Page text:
Mr. Obama should seize this one remaining opportunity.
At hundreds of thousands of tables on Thursday, as there have been for decades, there will be places set for mothers, daughters, fathers, sons, cousins, nieces and nephews who are still in prison. I can only imagine how these families must feel to see their President use his desperately needed clemency powers to pardon a turkey.
The events of 9/11 changed everything. Because the United States had designated the PKK a terrorist organization in 1997 -- six years after Ibrahim had come to the United States -- the Bush administration denied his naturalization petition and initiated deportation proceedings against him.
In the case of Bernard Noble it seems that Louisiana's Governor Jindal has chosen not to show the compassion that our President has shown and instead ignores the injustice of Noble's case while he rots away in prison for 13 years for the possession of two joints.
President Obama tells HuffPost's Sam Stein about his plans for criminal justice reform and expanded use of his pardon power.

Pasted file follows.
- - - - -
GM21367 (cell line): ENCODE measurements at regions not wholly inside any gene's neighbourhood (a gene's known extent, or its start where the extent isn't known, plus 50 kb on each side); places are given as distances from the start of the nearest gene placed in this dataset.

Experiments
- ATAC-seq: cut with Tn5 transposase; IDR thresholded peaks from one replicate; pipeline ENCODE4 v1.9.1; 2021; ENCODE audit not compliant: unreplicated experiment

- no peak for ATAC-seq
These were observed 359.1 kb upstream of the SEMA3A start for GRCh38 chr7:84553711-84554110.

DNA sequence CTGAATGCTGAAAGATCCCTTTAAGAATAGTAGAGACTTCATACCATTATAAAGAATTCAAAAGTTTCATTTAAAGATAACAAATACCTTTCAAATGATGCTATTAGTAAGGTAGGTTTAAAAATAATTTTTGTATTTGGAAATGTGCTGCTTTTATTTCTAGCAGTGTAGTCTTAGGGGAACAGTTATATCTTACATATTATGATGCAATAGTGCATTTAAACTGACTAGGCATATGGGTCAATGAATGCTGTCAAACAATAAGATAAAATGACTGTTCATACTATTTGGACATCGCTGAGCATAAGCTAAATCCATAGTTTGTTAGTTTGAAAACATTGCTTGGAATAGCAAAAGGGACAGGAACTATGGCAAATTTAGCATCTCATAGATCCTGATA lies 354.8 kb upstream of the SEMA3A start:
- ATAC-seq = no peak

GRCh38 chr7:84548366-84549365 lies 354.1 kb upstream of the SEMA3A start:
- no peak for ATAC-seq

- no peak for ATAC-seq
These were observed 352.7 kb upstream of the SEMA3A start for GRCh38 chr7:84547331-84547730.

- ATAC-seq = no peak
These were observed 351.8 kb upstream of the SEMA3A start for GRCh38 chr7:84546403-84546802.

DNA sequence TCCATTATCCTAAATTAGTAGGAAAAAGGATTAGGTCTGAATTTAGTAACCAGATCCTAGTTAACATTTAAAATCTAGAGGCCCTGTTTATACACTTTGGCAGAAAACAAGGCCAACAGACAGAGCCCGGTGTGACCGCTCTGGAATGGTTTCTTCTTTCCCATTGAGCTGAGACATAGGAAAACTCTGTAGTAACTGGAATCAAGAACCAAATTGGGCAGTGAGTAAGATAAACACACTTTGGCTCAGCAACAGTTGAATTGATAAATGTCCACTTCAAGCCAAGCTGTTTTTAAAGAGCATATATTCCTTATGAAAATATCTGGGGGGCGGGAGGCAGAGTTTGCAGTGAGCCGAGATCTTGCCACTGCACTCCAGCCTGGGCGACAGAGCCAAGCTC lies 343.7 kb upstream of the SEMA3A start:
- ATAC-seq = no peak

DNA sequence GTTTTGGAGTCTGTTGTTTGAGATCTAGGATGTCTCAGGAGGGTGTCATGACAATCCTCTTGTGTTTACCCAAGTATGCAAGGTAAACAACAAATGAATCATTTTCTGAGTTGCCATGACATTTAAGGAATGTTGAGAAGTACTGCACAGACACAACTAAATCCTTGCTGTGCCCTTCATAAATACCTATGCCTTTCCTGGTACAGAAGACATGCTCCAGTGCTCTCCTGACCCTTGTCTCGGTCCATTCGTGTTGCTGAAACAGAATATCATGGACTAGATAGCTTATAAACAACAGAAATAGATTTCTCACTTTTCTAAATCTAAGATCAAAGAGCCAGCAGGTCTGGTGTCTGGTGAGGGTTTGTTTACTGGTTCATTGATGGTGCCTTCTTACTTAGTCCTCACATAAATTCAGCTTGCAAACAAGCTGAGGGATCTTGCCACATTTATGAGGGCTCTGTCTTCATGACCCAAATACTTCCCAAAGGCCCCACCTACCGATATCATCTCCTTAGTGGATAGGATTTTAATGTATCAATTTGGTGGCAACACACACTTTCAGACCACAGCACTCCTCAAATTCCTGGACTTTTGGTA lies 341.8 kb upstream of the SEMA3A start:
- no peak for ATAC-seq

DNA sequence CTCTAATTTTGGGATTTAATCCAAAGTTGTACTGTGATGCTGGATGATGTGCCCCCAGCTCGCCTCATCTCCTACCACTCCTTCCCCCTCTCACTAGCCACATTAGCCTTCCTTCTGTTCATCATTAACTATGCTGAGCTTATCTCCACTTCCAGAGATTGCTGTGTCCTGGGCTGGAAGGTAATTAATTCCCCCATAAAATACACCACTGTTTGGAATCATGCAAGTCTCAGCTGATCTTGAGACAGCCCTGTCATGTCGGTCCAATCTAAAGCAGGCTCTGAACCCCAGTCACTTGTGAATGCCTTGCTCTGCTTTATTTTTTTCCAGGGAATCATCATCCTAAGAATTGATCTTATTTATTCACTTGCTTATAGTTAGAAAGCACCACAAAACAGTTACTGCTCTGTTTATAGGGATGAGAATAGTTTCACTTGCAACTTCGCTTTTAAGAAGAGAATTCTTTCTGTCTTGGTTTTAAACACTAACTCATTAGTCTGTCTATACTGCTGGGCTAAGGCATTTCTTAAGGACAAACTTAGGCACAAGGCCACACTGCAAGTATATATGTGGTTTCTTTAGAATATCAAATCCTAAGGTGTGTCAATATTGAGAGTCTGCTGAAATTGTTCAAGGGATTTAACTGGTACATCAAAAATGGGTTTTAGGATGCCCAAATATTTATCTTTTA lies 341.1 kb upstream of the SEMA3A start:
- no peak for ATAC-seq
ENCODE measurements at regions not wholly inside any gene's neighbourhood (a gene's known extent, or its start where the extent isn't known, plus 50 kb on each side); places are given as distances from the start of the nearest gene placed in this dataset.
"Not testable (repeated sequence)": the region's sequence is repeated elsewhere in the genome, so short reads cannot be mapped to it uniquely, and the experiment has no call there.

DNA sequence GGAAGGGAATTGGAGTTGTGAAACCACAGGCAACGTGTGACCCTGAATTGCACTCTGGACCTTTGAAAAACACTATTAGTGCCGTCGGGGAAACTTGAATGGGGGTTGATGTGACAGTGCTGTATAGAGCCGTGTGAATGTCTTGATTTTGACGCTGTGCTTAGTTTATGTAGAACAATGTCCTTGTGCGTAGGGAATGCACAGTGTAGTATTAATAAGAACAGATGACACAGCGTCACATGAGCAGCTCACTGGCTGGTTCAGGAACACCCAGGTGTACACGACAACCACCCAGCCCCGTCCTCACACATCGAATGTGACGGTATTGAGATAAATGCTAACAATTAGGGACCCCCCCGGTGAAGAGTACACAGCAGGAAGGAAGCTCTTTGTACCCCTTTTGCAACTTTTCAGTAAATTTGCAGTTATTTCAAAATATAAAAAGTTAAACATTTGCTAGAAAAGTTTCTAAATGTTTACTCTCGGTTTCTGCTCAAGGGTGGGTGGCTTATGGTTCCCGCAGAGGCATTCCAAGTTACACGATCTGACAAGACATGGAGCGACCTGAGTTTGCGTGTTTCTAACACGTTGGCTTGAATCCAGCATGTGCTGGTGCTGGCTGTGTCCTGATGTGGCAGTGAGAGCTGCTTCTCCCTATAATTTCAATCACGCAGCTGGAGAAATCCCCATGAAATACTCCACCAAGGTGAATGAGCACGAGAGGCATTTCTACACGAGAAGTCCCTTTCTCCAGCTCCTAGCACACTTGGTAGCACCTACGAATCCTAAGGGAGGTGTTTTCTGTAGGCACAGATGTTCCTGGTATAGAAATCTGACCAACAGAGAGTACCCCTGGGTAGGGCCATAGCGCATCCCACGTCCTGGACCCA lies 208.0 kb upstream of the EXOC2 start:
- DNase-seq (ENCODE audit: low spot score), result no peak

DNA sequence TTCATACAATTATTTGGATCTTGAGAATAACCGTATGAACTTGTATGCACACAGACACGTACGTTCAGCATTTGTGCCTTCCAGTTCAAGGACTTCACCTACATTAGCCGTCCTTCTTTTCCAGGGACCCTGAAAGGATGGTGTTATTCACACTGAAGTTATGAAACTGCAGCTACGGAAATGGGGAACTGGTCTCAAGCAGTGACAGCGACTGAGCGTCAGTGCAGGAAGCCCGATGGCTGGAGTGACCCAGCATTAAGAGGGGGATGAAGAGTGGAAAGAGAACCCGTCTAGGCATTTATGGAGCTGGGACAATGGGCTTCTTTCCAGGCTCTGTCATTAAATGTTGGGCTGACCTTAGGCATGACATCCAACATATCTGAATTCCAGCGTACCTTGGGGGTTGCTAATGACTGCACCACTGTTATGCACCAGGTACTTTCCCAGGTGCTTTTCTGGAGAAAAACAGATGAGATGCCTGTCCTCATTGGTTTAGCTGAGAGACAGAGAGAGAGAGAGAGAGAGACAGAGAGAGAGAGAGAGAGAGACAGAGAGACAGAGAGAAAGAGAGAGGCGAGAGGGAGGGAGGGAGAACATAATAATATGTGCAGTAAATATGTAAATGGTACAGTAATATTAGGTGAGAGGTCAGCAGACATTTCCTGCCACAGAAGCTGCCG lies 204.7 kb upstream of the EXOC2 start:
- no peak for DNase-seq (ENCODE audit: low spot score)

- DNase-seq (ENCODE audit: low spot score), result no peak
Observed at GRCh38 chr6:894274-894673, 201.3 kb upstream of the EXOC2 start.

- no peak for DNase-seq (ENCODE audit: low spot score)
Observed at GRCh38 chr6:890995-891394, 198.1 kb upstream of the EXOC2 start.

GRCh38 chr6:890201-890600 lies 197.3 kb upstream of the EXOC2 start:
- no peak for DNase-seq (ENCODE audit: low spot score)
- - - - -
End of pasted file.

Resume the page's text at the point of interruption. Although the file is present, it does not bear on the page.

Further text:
Mr. Obama, in ruling out prosecution for torture, may have thought he spared us bother, but actually he did us harm. By casting accountability into limbo, he makes possible government-sponsored torture in the future and prevents America from recovering the thing most precious: our good name.
For decades, Congress has implemented policies that distort America's criminal justice system and tip the scales of justice in favor of punishment over rehabilitation. As a matter of civil rights and basic justice, our criminal justice system must change.